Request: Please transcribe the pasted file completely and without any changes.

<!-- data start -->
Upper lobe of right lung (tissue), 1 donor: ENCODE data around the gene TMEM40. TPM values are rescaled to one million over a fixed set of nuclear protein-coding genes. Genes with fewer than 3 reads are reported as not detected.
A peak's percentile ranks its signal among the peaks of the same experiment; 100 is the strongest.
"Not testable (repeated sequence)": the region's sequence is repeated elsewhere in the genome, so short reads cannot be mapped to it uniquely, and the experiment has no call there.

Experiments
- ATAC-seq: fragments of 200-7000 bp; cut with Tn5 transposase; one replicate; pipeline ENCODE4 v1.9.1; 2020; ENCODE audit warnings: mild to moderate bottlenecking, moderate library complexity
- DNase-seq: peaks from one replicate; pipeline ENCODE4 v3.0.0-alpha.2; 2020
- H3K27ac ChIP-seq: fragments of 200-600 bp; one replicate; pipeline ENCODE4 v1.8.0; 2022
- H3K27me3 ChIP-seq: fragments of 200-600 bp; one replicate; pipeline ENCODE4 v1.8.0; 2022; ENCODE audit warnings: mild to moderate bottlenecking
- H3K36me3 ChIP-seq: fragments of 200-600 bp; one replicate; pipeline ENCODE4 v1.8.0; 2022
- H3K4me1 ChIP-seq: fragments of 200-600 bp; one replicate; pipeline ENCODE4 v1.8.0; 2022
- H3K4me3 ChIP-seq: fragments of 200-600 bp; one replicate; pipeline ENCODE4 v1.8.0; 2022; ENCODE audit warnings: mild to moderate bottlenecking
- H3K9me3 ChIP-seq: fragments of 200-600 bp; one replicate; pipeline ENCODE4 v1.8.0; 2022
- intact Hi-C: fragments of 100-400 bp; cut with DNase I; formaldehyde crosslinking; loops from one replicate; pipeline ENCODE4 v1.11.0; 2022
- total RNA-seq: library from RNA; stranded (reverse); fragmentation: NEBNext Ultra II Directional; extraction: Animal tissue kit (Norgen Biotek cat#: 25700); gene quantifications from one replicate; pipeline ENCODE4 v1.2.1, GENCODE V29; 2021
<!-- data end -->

Upper lobe of right lung (tissue), 1 donor: ENCODE data around the gene TMEM40. TPM values are rescaled to one million over a fixed set of nuclear protein-coding genes. Genes with fewer than 3 reads are reported as not detected.
A peak's percentile ranks its signal among the peaks of the same experiment; 100 is the strongest.
"Not testable (repeated sequence)": the region's sequence is repeated elsewhere in the genome, so short reads cannot be mapped to it uniquely, and the experiment has no call there.

Experiments
- ATAC-seq: fragments of 200-7000 bp; cut with Tn5 transposase; one replicate; pipeline ENCODE4 v1.9.1; 2020; ENCODE audit warnings: mild to moderate bottlenecking, moderate library complexity
- DNase-seq: peaks from one replicate; pipeline ENCODE4 v3.0.0-alpha.2; 2020
- H3K27ac ChIP-seq: fragments of 200-600 bp; one replicate; pipeline ENCODE4 v1.8.0; 2022
- H3K27me3 ChIP-seq: fragments of 200-600 bp; one replicate; pipeline ENCODE4 v1.8.0; 2022; ENCODE audit warnings: mild to moderate bottlenecking
- H3K36me3 ChIP-seq: fragments of 200-600 bp; one replicate; pipeline ENCODE4 v1.8.0; 2022
- H3K4me1 ChIP-seq: fragments of 200-600 bp; one replicate; pipeline ENCODE4 v1.8.0; 2022
- H3K4me3 ChIP-seq: fragments of 200-600 bp; one replicate; pipeline ENCODE4 v1.8.0; 2022; ENCODE audit warnings: mild to moderate bottlenecking
- H3K9me3 ChIP-seq: fragments of 200-600 bp; one replicate; pipeline ENCODE4 v1.8.0; 2022
- intact Hi-C: fragments of 100-400 bp; cut with DNase I; formaldehyde crosslinking; loops from one replicate; pipeline ENCODE4 v1.11.0; 2022
- total RNA-seq: library from RNA; stranded (reverse); fragmentation: NEBNext Ultra II Directional; extraction: Animal tissue kit (Norgen Biotek cat#: 25700); gene quantifications from one replicate; pipeline ENCODE4 v1.2.1, GENCODE V29; 2021